1. Improve the Soil
The first step is to test the soil’s pH – it should read between 6.5 and 7.0, which is slightly acidic. Soil that is too acidic will need a sprinkling of lime; sulfur can be added to soil that’s not acidic enough.
Lawns grow best in loamy soils that have a mix of clay, silt, and sand. Too much clay in the soil mix, or heavy use, can compact the soil and prevent air and nutrient flow. Compacted soil may need aeration (see below), a process of lifting small plugs of turf to create air spaces in the soil.
Organic matter, such as compost and grass clippings, will benefit any type of soil; it lightens soil that is heavy in clay, and it builds humus in sandy soils, which helps retain water and nutrients. Some lawn mowers are equipped with mulching attachments that break up the clippings and disperse them as you mow. To add minerals to your soil, consider products like glacial rock dust.
2. Choose a Locally Adapted Grass
Grasses vary in the type of climate they prefer, the amount of water and nutrients they require, how much shade they can tolerate, and the degree of wear they can withstand. Ask your local garden center to recommend the grass that is best adapted to your area.
If your soil is compacted, your lawn will benefit from annual aeration. Half of any healthy soil should be pore space, which allows the circulation of water, nutrients, and air. When soil particles are compressed so there aren’t enough of these spaces, plants can’t get the nutrients they need to thrive.
Aeration helps re-create these important spaces by removing finger-sized plugs of soil throughout the lawn.
4. Mow Often, But Not Too Short
Giving your lawn a “Marine cut” is not doing it a favor. Surface roots become exposed, the soil dries out faster, and surface aeration is reduced. As a general rule, don’t cut off more than one-third of the grass at any one time. Most turfgrass species are healthiest when kept between 2.5 and 3.5″ tall.
When the lawn is finished growing for the season, cut it a bit shorter, to about 2″. This will minimize the risk of mold build-up during winter.
5. Water Deeply But Not Too Often
Thorough watering encourages your lawn to develop deep root systems, which make the lawn hardier and more drought-resistant. Let the lawn dry out before re-watering; as a rule of thumb, the color should dull and footprints should stay compressed for more than a few seconds. When watering, put a cup in the sprinkler zone; it should get at least one inch (2.5cm) water. Most healthy lawns require only 1″ of water per week.
The best time for watering is early morning; less water will be lost to evaporation. Ideally, it’s better to water the first half-inch or so, then wait for an hour or two before watering the second half-inch.
6. Overseed Your Lawn
Overseeding is the process of adding grass seed to an existing lawn, which can be helpful for filling in thin or patchy areas of grass. In cooler climates, overseeding can be done in spring and fall when the soil is warm enough for the type of seed you’ve selected; in warmer climates, late spring to midsummer is the best time to plant warm season grass.
Begin by preparing the area you intend to overseed by mowing grass very low and raking away grass clippings and other plant matter, so the seed can contact the soil. If possible, aerate before overseeding. Next, follow the directions on your seed mix package to determine seeding rate, since these will vary by type. After sowing keep seeds moist to encourage germination. Once the seeds have sprouted, follow your normal watering schedule. Wait to mow the overseeded area until grass has grown to at least one inch in height.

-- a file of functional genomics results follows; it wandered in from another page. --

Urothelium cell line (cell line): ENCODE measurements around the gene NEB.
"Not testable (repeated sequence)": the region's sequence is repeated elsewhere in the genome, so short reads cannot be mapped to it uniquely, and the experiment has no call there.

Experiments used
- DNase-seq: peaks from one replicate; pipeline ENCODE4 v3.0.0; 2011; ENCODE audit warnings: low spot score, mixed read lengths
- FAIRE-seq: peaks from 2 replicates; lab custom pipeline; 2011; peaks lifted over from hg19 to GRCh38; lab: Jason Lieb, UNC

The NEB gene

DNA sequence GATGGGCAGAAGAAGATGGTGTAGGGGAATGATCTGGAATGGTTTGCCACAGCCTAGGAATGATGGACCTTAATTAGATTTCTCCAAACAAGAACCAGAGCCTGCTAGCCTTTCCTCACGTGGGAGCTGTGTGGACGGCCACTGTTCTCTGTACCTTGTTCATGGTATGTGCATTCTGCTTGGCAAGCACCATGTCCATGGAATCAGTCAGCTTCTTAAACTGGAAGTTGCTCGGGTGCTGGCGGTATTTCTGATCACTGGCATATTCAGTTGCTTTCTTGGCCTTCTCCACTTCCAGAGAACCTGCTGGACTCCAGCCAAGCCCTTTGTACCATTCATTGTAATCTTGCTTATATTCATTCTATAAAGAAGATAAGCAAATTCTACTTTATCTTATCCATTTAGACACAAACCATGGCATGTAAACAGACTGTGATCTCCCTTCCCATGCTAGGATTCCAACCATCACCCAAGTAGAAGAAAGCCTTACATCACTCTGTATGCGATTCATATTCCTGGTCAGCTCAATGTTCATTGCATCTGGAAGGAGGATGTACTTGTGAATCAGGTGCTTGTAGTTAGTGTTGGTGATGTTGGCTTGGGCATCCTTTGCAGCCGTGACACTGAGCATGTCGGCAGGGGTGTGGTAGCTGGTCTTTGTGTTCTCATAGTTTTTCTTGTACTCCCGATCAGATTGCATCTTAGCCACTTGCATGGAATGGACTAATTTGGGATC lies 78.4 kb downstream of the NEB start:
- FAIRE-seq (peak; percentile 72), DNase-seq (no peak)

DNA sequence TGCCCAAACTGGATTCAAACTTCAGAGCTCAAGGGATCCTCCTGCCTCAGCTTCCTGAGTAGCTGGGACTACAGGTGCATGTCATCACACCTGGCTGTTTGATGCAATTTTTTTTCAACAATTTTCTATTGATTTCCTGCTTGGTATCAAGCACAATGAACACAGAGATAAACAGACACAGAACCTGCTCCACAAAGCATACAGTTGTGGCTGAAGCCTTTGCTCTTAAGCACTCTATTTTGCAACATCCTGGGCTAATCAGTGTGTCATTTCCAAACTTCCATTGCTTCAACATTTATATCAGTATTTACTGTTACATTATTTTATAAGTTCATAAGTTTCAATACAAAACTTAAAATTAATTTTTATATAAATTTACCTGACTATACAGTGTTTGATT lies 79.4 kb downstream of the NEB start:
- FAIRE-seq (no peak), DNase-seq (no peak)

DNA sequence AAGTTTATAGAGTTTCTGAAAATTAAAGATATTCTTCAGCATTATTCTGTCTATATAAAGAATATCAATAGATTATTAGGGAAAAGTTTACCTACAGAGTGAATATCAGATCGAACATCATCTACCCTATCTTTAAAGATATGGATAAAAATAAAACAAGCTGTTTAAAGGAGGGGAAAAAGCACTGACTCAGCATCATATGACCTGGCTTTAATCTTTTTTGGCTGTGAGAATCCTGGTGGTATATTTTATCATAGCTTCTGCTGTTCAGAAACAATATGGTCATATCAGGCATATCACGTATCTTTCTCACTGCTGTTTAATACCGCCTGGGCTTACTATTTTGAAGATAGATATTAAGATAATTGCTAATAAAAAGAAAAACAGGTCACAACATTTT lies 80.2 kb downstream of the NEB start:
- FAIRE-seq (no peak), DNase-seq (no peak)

7. Control Thatch Build-Up
Thatch is the accumulation of above-soil runners, propagated by the grass. This layer should be about 1/2″ ( 1.25cm) on a healthy lawn, and kept in balance by natural decomposition, earthworms and microorganisms. Too much thatch prevents water and nutrients from reaching the grass roots. Before you resort to renting a dethatcher, however, effort should be made to improve aeration to control thatch build-up. Aeration brings microorganisms to the surface that will eat most of the thatch.
If you don’t aerate, the roots stay near the surface, contributing to thatch build-up. When you aerate once a year it breaks down the thatch, allowing the roots to get deeper in the soil. This leads to thicker grass, which naturally kills weeds too. While a dethatcher will reduce thatch build-up, it can also strip and thin the grass so much it allows weeds to germinate more easily. Ensure you don’t overuse your dethatcher. You can also reduce thatch with a steel rake.
9. Replace Grass with Pathways in High-Traffic Areas
Areas people walk on repeatedly can get compacted and worn, and may be better off as paths. You can lay paving stones or gravel for a no-maintenance path. Mulch can also work, but will need replenishing regularly, making pavers or stepping stones the more ecological and potentially more cost-effective option.
Watering Needs for Different Grass Types
How long can you wait between watering before the lawn starts to go brown?
- 12-21 Days: Bahia grass, Buffalo grass, Bermuda grass, St. Augustine grass, Centipede grass
- 8-12 Days: Carpet grass, Fine fescue, Kikuyu grass, Seashore paspalum, Tall fescue, Zoysia
- 5-7 Days: Ryegrass, Kentucky bluegrass, Bentgrass
The fine-leaved fescues as well as the “common” types of Kentucky bluegrasses, such as Park and Kenblue, require less water, fertilizer, and cutting than turf-type perennial ryegrass or many of the newer, “improved” types of Kentucky bluegrass.
Source: University of Georgia, College of Agricultural and Environmental Sciences
Why Do You Want JD Organic Landscape
We aim to provide a great landscaping and lawn care experience. We understand how important your lawn and landscape is to you. Call your nearby landscape company!